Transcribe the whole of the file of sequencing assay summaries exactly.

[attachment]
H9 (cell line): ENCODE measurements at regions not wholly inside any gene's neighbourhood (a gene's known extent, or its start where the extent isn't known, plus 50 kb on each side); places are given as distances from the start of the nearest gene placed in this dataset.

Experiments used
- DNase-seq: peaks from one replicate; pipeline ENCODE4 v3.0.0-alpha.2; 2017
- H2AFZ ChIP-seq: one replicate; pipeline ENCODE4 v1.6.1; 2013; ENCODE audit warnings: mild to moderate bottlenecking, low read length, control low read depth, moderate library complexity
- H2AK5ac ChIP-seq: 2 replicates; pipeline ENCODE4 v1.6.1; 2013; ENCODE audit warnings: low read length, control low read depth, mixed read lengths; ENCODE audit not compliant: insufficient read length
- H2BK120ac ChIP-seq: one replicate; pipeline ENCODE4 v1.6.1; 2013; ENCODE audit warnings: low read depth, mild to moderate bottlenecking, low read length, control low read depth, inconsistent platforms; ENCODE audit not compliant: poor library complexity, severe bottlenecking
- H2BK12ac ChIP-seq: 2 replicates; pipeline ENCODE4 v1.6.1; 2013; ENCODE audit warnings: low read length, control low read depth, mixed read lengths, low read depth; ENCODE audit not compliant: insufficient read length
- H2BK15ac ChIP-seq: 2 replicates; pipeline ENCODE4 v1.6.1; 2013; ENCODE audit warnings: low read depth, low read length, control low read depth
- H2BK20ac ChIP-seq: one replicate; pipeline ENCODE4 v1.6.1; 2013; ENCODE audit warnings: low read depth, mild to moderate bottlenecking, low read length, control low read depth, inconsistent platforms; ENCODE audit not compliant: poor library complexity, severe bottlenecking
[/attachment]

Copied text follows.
H9 (cell line): ENCODE measurements at regions not wholly inside any gene's neighbourhood (a gene's known extent, or its start where the extent isn't known, plus 50 kb on each side); places are given as distances from the start of the nearest gene placed in this dataset.

Experiments used
- DNase-seq: peaks from one replicate; pipeline ENCODE4 v3.0.0-alpha.2; 2017
- H2AFZ ChIP-seq: one replicate; pipeline ENCODE4 v1.6.1; 2013; ENCODE audit warnings: mild to moderate bottlenecking, low read length, control low read depth, moderate library complexity
- H2AK5ac ChIP-seq: 2 replicates; pipeline ENCODE4 v1.6.1; 2013; ENCODE audit warnings: low read length, control low read depth, mixed read lengths; ENCODE audit not compliant: insufficient read length
- H2BK120ac ChIP-seq: one replicate; pipeline ENCODE4 v1.6.1; 2013; ENCODE audit warnings: low read depth, mild to moderate bottlenecking, low read length, control low read depth, inconsistent platforms; ENCODE audit not compliant: poor library complexity, severe bottlenecking
- H2BK12ac ChIP-seq: 2 replicates; pipeline ENCODE4 v1.6.1; 2013; ENCODE audit warnings: low read length, control low read depth, mixed read lengths, low read depth; ENCODE audit not compliant: insufficient read length
- H2BK15ac ChIP-seq: 2 replicates; pipeline ENCODE4 v1.6.1; 2013; ENCODE audit warnings: low read depth, low read length, control low read depth
- H2BK20ac ChIP-seq: one replicate; pipeline ENCODE4 v1.6.1; 2013; ENCODE audit warnings: low read depth, mild to moderate bottlenecking, low read length, control low read depth, inconsistent platforms; ENCODE audit not compliant: poor library complexity, severe bottlenecking